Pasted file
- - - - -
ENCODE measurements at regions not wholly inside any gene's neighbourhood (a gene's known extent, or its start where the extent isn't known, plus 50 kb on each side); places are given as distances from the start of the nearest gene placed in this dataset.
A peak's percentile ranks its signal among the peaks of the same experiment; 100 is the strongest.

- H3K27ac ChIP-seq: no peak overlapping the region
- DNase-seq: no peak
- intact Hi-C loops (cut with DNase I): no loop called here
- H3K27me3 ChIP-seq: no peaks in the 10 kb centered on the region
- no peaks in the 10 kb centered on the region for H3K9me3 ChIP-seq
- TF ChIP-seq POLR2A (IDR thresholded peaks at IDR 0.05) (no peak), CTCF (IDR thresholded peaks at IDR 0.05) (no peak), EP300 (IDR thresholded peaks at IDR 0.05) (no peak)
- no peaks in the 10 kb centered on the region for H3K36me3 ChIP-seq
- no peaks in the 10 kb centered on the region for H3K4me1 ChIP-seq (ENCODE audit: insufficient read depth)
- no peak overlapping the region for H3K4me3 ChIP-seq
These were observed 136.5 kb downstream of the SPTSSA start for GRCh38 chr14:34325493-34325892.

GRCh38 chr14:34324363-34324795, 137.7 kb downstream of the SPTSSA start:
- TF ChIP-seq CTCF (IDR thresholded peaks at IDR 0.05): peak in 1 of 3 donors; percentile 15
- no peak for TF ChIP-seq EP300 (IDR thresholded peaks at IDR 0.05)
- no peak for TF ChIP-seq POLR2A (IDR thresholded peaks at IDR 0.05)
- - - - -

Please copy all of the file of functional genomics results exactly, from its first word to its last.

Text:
ENCODE measurements at regions not wholly inside any gene's neighbourhood (a gene's known extent, or its start where the extent isn't known, plus 50 kb on each side); places are given as distances from the start of the nearest gene placed in this dataset.
A peak's percentile ranks its signal among the peaks of the same experiment; 100 is the strongest.

- H3K27ac ChIP-seq: no peak overlapping the region
- DNase-seq: no peak
- intact Hi-C loops (cut with DNase I): no loop called here
- H3K27me3 ChIP-seq: no peaks in the 10 kb centered on the region
- no peaks in the 10 kb centered on the region for H3K9me3 ChIP-seq
- TF ChIP-seq POLR2A (IDR thresholded peaks at IDR 0.05) (no peak), CTCF (IDR thresholded peaks at IDR 0.05) (no peak), EP300 (IDR thresholded peaks at IDR 0.05) (no peak)
- no peaks in the 10 kb centered on the region for H3K36me3 ChIP-seq
- no peaks in the 10 kb centered on the region for H3K4me1 ChIP-seq (ENCODE audit: insufficient read depth)
- no peak overlapping the region for H3K4me3 ChIP-seq
These were observed 136.5 kb downstream of the SPTSSA start for GRCh38 chr14:34325493-34325892.

GRCh38 chr14:34324363-34324795, 137.7 kb downstream of the SPTSSA start:
- TF ChIP-seq CTCF (IDR thresholded peaks at IDR 0.05): peak in 1 of 3 donors; percentile 15
- no peak for TF ChIP-seq EP300 (IDR thresholded peaks at IDR 0.05)
- no peak for TF ChIP-seq POLR2A (IDR thresholded peaks at IDR 0.05)